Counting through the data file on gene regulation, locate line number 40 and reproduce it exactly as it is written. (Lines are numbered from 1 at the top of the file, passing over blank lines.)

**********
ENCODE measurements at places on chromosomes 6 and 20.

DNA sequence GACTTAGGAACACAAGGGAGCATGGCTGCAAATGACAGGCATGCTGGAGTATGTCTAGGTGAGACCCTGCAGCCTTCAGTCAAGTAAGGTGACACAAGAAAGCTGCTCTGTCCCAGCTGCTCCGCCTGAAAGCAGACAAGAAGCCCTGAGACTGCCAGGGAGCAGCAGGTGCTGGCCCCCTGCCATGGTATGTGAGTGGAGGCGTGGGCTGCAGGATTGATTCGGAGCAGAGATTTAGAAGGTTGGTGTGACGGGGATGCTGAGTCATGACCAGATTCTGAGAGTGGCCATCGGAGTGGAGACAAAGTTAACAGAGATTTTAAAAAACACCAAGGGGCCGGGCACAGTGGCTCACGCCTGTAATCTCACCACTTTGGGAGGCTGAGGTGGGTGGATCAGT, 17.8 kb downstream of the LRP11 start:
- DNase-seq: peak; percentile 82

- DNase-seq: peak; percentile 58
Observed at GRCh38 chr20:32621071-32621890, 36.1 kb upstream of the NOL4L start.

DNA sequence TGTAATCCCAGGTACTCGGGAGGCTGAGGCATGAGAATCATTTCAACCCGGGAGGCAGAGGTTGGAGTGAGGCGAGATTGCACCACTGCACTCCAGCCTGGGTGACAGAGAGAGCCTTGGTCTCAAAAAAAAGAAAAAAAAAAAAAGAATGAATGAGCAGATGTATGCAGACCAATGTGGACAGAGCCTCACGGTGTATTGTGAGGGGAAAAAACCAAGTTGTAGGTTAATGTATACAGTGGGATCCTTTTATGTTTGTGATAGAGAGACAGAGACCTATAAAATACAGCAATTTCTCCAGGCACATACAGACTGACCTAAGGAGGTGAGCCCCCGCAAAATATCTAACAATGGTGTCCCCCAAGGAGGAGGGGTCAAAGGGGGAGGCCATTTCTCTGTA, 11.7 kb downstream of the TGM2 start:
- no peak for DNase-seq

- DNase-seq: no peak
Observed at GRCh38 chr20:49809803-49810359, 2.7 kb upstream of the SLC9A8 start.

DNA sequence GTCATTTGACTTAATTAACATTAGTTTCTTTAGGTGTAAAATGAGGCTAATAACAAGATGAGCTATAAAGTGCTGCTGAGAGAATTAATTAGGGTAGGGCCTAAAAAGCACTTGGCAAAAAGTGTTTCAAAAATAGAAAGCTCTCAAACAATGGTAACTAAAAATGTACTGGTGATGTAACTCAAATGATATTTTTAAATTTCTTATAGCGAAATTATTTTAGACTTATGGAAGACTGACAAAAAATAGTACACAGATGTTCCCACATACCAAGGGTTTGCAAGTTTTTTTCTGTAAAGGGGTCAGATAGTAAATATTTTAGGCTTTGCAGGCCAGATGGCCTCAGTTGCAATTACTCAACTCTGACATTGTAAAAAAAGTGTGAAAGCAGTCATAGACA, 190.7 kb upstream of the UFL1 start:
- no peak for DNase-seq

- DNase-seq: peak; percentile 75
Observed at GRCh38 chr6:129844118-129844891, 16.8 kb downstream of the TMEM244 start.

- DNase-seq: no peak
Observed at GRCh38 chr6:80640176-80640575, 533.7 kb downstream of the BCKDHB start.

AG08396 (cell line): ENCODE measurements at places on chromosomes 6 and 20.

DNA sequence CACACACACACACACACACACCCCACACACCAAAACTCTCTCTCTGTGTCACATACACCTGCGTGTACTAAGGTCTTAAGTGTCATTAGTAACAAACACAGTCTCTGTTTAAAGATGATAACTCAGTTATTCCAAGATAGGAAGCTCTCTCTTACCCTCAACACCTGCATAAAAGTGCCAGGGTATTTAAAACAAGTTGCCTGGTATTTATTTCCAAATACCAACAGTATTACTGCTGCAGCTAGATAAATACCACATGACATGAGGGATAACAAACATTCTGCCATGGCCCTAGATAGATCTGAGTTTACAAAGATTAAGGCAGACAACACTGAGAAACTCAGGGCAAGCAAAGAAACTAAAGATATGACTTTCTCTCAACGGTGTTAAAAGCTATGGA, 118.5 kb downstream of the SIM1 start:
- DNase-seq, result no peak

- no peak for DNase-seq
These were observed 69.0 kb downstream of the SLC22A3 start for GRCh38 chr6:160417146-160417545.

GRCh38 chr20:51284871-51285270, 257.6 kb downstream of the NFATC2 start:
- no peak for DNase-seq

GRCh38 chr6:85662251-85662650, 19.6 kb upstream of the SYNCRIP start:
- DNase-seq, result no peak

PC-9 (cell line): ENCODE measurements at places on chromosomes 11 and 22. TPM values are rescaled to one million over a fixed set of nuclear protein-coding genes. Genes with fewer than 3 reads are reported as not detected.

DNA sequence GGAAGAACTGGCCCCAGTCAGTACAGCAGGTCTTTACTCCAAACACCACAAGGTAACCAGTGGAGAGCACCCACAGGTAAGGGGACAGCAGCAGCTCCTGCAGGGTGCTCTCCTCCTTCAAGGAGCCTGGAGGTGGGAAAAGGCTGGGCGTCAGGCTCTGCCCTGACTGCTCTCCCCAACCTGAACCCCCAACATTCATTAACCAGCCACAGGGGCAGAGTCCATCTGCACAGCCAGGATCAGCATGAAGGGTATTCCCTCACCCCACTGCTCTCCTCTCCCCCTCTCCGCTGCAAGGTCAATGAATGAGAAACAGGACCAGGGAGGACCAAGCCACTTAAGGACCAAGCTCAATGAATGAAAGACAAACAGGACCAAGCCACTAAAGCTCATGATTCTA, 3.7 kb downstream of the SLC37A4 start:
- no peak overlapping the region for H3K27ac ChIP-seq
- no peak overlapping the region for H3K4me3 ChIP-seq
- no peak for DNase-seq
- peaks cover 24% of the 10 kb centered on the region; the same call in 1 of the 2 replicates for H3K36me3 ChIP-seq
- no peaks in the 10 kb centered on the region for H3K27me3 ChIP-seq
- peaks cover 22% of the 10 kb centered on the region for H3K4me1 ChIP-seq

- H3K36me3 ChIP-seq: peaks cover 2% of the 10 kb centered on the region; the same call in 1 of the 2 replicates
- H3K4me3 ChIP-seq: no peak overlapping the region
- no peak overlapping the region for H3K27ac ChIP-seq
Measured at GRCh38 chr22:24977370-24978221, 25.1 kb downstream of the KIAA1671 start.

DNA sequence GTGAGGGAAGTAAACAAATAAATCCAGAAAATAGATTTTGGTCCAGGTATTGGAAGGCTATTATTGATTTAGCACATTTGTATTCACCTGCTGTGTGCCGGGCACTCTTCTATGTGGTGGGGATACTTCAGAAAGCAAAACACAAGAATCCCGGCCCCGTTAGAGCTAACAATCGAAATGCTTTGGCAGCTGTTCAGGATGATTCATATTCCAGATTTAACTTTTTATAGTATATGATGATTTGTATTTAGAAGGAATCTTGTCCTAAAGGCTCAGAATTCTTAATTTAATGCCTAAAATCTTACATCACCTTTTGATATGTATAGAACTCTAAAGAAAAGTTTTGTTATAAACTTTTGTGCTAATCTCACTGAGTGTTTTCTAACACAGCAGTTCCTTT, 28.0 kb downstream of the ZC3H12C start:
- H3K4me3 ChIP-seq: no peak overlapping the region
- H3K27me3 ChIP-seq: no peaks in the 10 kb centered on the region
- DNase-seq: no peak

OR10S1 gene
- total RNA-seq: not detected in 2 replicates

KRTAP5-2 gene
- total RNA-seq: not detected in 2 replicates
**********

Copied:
- DNase-seq: no peak